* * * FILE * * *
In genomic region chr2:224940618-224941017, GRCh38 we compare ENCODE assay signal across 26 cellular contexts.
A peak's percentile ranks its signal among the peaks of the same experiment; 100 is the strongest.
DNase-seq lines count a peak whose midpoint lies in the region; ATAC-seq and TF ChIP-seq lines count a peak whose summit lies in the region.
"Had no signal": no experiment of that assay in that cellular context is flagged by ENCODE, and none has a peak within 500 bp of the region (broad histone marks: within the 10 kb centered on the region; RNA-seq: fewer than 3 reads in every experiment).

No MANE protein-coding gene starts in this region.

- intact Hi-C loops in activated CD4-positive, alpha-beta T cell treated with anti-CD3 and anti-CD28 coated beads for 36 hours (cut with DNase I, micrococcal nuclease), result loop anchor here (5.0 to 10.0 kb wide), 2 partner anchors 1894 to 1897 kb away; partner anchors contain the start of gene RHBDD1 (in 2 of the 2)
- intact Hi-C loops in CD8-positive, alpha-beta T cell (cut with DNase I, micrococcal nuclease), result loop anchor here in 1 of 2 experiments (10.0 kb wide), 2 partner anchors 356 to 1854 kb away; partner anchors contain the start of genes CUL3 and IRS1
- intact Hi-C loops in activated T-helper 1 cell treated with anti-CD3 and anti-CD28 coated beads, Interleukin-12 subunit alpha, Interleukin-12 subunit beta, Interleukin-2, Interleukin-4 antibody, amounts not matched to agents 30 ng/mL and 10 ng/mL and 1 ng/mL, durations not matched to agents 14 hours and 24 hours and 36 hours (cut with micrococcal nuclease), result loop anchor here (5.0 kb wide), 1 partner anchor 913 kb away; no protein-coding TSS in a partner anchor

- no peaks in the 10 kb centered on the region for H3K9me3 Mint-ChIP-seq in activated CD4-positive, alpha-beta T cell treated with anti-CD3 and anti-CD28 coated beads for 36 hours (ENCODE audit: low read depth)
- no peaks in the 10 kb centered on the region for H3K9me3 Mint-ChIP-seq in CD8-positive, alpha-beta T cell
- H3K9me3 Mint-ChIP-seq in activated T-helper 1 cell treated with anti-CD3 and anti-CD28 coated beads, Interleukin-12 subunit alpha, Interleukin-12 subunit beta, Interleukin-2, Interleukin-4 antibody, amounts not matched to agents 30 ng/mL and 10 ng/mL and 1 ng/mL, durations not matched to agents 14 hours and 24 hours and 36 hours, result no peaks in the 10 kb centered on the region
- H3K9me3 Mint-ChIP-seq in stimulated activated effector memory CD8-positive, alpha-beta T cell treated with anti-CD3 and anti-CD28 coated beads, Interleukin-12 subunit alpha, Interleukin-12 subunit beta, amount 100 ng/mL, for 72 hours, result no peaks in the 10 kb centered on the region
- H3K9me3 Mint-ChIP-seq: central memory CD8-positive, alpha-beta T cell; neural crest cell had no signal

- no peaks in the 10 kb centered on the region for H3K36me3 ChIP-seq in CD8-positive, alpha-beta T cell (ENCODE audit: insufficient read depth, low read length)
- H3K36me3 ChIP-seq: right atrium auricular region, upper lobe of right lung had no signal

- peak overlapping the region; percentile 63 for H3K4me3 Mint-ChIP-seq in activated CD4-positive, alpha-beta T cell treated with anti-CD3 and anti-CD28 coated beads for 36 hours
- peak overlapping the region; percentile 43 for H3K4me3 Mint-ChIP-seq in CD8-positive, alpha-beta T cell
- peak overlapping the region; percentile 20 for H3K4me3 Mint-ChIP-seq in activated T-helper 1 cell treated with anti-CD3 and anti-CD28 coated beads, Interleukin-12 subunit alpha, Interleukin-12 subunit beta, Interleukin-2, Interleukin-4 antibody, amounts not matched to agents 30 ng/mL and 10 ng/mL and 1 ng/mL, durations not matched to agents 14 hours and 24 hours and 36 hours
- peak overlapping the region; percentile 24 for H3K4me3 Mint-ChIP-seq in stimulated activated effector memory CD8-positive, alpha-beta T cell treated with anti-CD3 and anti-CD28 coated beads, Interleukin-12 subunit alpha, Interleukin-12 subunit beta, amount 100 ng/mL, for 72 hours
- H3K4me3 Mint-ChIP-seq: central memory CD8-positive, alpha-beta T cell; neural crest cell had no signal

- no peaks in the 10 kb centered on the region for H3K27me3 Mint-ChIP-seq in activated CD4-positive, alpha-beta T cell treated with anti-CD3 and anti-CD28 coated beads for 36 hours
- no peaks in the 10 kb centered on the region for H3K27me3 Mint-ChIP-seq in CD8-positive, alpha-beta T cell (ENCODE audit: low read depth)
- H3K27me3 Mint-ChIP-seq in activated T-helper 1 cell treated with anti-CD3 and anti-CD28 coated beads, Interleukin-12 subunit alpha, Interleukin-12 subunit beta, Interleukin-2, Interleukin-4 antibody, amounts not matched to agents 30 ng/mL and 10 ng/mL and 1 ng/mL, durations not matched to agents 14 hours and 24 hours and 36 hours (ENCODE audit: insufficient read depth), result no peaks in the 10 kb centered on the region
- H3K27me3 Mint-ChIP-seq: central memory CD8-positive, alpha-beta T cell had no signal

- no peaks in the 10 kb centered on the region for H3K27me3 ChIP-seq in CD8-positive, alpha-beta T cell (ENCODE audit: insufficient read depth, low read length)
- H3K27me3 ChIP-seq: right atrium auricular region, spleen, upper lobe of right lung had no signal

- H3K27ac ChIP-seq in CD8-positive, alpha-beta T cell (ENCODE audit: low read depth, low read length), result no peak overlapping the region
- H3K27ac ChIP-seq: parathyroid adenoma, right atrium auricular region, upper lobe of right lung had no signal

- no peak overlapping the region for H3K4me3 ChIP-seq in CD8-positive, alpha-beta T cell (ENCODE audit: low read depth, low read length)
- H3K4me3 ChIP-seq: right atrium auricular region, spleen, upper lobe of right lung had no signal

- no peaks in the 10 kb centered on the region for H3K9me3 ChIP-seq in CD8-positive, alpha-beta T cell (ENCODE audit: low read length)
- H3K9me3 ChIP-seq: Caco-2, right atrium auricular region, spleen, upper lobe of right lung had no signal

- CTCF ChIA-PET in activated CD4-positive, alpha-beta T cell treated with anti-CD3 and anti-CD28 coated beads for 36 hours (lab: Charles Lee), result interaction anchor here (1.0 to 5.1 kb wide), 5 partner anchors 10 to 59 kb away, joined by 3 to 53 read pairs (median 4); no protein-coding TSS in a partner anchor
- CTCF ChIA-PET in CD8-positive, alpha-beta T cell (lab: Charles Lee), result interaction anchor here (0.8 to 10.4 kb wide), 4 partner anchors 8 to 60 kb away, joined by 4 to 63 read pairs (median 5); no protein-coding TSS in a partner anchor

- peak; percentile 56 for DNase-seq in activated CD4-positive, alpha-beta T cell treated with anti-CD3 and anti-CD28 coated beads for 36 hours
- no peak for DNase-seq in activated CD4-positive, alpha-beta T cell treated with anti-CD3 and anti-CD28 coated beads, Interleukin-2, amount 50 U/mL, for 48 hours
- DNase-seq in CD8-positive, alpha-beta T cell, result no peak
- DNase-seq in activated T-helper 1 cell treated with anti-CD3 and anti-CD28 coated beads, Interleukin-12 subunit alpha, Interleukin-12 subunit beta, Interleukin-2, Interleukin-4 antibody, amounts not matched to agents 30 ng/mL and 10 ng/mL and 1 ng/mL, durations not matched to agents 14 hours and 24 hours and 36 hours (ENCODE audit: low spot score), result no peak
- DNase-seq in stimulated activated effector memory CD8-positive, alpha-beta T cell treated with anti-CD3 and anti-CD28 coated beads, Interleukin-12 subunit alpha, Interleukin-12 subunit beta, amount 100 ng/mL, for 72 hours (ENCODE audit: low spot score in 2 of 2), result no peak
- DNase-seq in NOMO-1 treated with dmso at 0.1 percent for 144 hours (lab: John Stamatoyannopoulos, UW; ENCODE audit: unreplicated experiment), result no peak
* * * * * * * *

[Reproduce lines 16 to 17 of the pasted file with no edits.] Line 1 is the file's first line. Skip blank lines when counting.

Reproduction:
- peak overlapping the region; percentile 63 for H3K4me3 Mint-ChIP-seq in activated CD4-positive, alpha-beta T cell treated with anti-CD3 and anti-CD28 coated beads for 36 hours
- peak overlapping the region; percentile 43 for H3K4me3 Mint-ChIP-seq in CD8-positive, alpha-beta T cell